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Singlespeed & Fixed Gear "I still feel that variable gears are only for people over forty-five. Isn't it better to triumph by the strength of your muscles than by the artifice of a derailer? We are getting soft...As for me, give me a fixed gear!"-- Henri Desgrange (31 January 1865 - 16 August 1940)

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Old 10-17-05, 05:05 PM   #51
Sheldon Brown
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Originally Posted by ImOnCrank
So should i go 3 or 4x for my first 36 spoke wheel? What's the diff?
Cross 3. There's no benefit whatever to cross 4 for a 36 spoke wheel, just heavier and uses oddball length spokes. Also makes lacing/spoke replacement harder because the leading/trailing spokes cross over the heads of the trailing/leading spokes, getting in the way.

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Old 10-17-05, 05:11 PM   #52
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Thanks a ton man. Now on to the website... if only Harris had Miche hubs for just a bit cheaper. Oh well, wish me luck.
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Old 10-17-05, 06:18 PM   #53
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Quote:
Originally Posted by ImOnCrank
Thanks a ton man. Now on to the website... if only Harris had Miche hubs for just a bit cheaper. Oh well, wish me luck.
We're on the verge of discontinuing offering the Miche hubs, there are so many much nicer ones out there for less money. I only keep 'em on to show we have a great selection of fixed gear stuff.

Surly or IRO hubs are way better.

Sheldon "Not A Miche Fan" Brown
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Old 10-17-05, 06:22 PM   #54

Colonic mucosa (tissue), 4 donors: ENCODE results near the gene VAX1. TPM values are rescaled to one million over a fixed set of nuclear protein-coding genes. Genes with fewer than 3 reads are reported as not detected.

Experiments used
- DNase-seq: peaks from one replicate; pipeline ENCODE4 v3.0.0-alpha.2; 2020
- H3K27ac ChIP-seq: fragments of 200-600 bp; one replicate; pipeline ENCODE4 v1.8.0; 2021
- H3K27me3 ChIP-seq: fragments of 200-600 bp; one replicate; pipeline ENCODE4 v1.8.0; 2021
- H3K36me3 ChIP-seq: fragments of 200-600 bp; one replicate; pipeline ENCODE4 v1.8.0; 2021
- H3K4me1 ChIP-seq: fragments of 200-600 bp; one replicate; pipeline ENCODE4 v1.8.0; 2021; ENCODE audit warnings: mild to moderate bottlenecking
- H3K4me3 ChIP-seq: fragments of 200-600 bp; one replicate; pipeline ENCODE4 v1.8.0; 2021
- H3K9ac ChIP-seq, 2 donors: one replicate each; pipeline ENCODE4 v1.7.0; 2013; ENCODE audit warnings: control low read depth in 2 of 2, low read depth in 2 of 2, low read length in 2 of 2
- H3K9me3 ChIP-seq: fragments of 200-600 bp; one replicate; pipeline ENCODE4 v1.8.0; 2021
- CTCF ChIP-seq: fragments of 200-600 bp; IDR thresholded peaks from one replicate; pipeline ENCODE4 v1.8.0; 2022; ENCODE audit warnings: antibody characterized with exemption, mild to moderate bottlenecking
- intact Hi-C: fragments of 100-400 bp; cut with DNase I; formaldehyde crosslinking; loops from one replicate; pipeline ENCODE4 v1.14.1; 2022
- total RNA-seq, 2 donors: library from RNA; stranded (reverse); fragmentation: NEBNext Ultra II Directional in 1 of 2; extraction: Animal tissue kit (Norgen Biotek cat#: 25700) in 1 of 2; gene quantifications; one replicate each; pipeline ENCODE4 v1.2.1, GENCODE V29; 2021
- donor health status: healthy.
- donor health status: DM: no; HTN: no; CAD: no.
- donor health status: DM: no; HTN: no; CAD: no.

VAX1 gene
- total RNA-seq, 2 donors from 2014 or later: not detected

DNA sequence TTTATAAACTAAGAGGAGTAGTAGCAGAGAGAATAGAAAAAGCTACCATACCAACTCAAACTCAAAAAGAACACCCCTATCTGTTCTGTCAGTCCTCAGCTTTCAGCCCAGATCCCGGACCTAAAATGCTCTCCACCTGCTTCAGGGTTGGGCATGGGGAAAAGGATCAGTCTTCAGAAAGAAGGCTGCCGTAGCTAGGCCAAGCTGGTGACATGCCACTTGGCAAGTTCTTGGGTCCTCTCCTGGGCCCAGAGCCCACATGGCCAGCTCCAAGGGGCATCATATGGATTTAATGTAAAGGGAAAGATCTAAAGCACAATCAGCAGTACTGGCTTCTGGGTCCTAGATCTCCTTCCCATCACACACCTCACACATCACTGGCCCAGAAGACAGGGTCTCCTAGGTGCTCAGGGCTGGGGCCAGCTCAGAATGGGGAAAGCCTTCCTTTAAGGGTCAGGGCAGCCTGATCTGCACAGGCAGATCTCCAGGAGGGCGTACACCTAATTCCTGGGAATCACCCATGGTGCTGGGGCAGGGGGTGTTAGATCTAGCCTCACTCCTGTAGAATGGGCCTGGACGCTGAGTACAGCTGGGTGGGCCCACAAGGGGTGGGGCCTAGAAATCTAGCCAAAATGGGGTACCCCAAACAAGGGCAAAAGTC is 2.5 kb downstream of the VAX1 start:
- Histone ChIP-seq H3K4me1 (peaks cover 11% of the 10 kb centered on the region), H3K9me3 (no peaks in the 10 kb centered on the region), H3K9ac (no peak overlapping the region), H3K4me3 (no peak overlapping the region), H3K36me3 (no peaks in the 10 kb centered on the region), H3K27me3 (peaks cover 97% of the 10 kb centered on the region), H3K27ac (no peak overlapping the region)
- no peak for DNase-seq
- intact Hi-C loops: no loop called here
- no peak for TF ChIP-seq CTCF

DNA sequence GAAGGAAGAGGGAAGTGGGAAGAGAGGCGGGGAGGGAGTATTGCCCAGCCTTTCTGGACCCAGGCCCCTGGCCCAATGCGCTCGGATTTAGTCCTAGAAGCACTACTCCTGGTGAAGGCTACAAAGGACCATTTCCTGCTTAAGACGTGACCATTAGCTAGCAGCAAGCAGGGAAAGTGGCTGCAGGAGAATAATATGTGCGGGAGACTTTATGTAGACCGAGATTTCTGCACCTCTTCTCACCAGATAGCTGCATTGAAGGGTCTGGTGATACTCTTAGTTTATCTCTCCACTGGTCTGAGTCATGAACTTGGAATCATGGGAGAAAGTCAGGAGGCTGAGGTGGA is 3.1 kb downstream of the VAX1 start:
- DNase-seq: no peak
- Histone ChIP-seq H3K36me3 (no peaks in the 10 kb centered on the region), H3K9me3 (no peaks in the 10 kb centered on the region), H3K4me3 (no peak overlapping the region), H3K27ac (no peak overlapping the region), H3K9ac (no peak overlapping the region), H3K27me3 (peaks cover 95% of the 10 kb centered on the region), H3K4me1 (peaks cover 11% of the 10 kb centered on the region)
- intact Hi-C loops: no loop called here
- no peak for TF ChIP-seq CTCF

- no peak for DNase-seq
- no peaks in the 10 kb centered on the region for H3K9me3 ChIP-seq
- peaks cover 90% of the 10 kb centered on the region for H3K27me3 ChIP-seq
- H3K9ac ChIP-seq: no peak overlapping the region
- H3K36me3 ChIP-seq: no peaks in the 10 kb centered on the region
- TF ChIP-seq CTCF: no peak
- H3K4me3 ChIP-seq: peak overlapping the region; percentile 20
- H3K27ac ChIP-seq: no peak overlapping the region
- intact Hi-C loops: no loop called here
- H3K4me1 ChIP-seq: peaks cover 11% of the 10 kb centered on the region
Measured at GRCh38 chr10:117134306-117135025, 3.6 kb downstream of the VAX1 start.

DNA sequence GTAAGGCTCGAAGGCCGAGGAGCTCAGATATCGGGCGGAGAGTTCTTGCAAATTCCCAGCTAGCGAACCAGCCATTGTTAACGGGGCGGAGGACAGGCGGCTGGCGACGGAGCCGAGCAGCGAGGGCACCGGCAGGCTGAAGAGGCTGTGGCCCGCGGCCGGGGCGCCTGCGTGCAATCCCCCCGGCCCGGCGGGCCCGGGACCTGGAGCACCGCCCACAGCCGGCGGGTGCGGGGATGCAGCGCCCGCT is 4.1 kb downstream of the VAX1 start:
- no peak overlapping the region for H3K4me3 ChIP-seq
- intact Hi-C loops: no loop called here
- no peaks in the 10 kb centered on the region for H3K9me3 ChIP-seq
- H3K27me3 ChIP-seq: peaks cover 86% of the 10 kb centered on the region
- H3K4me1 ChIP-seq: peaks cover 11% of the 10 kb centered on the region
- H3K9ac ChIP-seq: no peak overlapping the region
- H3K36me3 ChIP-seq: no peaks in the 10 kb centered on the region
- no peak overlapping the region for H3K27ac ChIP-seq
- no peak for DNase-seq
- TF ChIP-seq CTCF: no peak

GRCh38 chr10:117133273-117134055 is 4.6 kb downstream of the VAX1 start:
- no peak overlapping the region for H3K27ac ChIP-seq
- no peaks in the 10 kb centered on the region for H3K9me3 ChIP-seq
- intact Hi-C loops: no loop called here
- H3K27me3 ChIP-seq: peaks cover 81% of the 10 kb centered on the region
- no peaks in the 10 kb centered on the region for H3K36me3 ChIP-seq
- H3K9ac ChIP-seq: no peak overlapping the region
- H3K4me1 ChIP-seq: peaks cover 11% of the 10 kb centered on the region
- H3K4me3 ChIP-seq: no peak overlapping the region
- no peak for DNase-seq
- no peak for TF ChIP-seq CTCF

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Quote:
Originally Posted by ImOnCrank
Thanks a ton man. Now on to the website... if only Harris had Miche hubs for just a bit cheaper. Oh well, wish me luck.
We're on the verge of discontinuing offering the Miche hubs, there are so many much nicer ones out there for less money. I only keep 'em on to show we have a great selection of fixed gear stuff.

Surly or IRO hubs are way better.

Sheldon "Not A Miche Fan" Brown
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Old 10-18-05, 07:33 PM   #55
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Originally Posted by Sheldon Brown
If you get a stick caught in your spokes, you're liable to bust some spokes, but it doesn't usually damage the rim.

Very unusual for a rim to get "ripped apart" because the spoke tension holds it together.

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that's why i'm tired of using Mavic rims, the metal has a lousy grain. they stress crack way too easy!
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Old 10-18-05, 07:46 PM   #56
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oh gee... this is the SINGLESPEED & FIXED GEAR forum. Some of you are stuck in first gear!
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Old 10-20-05, 11:53 AM   #57
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Alright so i got the F*ckers laced and i'm working on truing and tensioning em up now but I've got two main problems.

1) When it comes to vertical truing (aka roundness) Sheldon's site mentions something about "the highest high spot on the rim." I'm pretty sure this is a dumb question but highest which way. It's farthest away from the hub yeah?

2) How in the hell do i get from truing (with the spokes a bit slack) to tensioning without the damned thing going completely to hell? It's infuriating.

Much love for any help,
Jack
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Old 10-20-05, 12:41 PM   #58
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Originally Posted by ImOnCrank
Alright so i got the F*ckers laced and i'm working on truing and tensioning em up now but I've got two main problems.